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Torticollis, or wry neck, is a condition in which the head is tilted toward one side, and the chin is elevated and turned toward the opposite side.
Additional recommended knowledge
Torticollis can be congenital or acquired.
Congenital muscular torticollis
The etiology of congenital muscular torticollis is unclear. Birth trauma or intrauterine malposition is considered to cause damage to the sternocleidomastoid muscle in the neck. This results in a shortening or excessive contraction of the sternocleidomastoid muscle, often with limited range of motion in both rotation and lateral bending. The head is typically tilted in lateral bending toward the affected muscle and rotated toward the opposite side.
The reported incidence of congenital torticollis is 0.3-2.0 %. Sometimes a mass (a sternomastiod tumor) in the affected muscle may be noted, this appears at the age of two to four weeks, it disappears gradually, but sometimes the muscle becomes fibrotic. It is likely to disappear within the first five to eight months of life.
The condition is treated with physical therapy, with stretching to correct the tightness, strengthening exercises to achieve muscular balance, handling to stimulate symmetry. A TOT Collar is sometimes used. About 5–10% require surgery, "surgical release" of the muscle if stretching fails.
Infants with torticollis have a higher risk for plagiocephaly. Altering the head position and using a pillow when supine helps as does giving a lot of tummy time when awake.
Other less common causes such as tumors, infections, ophthalmologic problems and other abnormalities should be ruled out. For example, ocular torticollis due to cranial nerve IV palsy should not be treated with physical therapy. In this situation, the torticollis is a neurologic adaptation designed to maintain binocularity. Treatment should be targeted at the extraocular muscle imbalance.
In general, if torticollis is not corrected facial asymmetry can develop. Head position should corrected before adulthood (to about the age of 18 there can be improvement). Younger children show the best results.
Congenital torticollis develops in the infant but can be diagnosed at older ages, even in adults who were missed as infants/children.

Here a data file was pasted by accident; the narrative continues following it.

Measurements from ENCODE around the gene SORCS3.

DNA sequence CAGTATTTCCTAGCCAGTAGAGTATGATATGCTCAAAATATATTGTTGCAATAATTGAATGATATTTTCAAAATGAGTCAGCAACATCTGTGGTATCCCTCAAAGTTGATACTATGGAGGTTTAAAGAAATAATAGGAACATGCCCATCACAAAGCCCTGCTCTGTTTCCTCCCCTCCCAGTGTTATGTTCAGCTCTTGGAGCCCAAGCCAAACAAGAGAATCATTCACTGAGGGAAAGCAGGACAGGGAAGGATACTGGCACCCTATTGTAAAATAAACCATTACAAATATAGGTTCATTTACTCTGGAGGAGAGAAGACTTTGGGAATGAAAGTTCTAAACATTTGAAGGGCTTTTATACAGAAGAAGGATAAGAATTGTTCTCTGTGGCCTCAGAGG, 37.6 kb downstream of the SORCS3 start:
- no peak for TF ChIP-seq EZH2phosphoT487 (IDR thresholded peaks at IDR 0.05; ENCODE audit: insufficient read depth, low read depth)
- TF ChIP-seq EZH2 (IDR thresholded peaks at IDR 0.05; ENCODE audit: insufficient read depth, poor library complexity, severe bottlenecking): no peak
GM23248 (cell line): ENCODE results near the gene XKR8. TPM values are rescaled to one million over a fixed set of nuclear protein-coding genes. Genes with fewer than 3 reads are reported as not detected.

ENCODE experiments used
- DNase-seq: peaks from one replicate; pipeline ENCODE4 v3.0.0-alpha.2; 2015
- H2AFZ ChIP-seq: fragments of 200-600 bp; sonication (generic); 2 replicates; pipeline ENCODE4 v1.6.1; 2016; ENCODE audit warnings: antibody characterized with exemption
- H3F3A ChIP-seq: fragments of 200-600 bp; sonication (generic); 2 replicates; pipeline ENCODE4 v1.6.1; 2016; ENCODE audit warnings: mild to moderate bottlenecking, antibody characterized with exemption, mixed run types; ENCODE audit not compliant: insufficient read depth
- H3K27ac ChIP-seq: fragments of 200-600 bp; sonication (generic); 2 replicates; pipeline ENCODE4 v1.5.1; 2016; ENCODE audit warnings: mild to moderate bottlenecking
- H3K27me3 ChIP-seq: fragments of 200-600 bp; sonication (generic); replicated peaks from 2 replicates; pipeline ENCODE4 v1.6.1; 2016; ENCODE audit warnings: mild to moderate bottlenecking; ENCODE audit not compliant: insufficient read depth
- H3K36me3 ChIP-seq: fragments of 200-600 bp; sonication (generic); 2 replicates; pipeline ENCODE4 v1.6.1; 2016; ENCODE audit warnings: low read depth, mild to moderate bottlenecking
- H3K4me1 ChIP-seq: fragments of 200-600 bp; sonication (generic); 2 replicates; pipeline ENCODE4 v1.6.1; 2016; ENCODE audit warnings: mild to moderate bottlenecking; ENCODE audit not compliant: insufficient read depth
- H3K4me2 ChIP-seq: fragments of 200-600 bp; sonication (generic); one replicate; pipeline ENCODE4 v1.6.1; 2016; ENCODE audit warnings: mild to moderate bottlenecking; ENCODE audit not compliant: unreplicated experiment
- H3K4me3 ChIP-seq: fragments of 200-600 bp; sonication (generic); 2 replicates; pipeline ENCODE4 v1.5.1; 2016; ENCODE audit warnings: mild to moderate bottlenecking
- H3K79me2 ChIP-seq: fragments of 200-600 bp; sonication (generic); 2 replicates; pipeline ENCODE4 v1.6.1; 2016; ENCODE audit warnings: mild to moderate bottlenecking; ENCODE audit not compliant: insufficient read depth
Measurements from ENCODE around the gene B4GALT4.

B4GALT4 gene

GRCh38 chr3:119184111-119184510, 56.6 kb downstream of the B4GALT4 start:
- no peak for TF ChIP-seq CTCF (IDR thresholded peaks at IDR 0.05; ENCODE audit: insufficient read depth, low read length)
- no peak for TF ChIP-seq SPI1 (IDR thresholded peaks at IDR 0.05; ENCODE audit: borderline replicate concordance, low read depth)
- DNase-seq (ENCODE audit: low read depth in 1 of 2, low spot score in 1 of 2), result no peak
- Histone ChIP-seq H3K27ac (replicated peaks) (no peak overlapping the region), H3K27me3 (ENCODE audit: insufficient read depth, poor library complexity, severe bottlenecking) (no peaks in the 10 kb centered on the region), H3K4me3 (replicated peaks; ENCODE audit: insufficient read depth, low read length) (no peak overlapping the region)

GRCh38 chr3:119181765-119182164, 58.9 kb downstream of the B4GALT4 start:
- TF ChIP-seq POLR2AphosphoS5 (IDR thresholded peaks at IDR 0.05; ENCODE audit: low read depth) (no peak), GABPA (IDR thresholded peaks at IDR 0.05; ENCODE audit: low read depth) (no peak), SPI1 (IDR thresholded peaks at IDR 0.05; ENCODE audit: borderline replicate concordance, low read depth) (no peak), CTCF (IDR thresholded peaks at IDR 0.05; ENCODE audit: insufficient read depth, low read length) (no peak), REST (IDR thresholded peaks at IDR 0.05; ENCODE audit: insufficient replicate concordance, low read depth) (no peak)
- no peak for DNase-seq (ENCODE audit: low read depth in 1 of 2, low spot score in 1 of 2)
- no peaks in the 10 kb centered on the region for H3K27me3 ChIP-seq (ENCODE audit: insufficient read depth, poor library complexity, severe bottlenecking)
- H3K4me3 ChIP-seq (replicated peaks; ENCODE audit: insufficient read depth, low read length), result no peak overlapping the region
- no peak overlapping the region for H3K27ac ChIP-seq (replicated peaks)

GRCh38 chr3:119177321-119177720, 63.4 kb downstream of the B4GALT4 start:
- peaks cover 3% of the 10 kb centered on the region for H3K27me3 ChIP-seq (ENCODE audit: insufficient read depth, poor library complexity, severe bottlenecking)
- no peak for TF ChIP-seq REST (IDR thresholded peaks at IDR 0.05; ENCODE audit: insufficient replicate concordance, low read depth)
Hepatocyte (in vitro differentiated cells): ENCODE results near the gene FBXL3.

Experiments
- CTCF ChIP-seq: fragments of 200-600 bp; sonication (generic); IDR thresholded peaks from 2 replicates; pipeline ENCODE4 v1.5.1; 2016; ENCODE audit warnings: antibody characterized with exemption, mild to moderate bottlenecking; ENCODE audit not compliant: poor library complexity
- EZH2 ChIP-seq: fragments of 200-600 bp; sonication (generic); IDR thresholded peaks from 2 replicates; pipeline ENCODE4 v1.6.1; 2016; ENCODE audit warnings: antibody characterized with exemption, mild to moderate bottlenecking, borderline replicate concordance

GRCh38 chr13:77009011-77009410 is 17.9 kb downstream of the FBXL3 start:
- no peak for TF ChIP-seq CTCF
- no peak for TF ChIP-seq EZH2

The word torticollis means wry neck: Acquired torticollis is not the same as congenital torticollis. All ages can suffer from acquired torticollis.
Acquired torticollis occurs because of another problem and usually presents in previously normal children.
Evaluation of a child with torticollis begins with history taking to determine circumstances surrounding birth and any possibility of trauma or associated symptoms. Physical examination reveals decreased rotation and bending to the side opposite from the affected muscle. Some say that congenital cases more often involves the right side, but there is not complete agreement about this in published studies. Evaluation should include a thorough neurologic examination, and the possibility of associated conditions such as developmental dysplasia of the hip and clubfoot should be examined. Radiographs of the cervical spine should be obtained to rule out obvious bony abnormality, and MRI should be considered if there is concern about structural problems or other conditions.
Evaluation by an ophthalmologist should be considered in children to ensure that the torticollis is not caused by vision problems (IV cranial nerve palsy, nystagmus-associated "null position," etc.). Most cases in infants respond well to physical therapy. Other causes should be treated as noted above.
Wry Neck can also occur in adults for various reasons, such as an injury to the neck or simply sleeping in an awkward position. One may find that upon awakening it is extremely difficult to lift one's head or is extremely painful to move it.
Doctors will normally prescribe an anti-inflammatory, but the pain will subside on its own given time. Once the severity of the pain begins to lessen gentle and increasing movement of the head should begin to restore the full range of motion.
It is also possible to have a muscle relaxant injected into the body to help speed recovery.
|This article is licensed under the GNU Free Documentation License. It uses material from the Wikipedia article "Torticollis". A list of authors is available in Wikipedia.|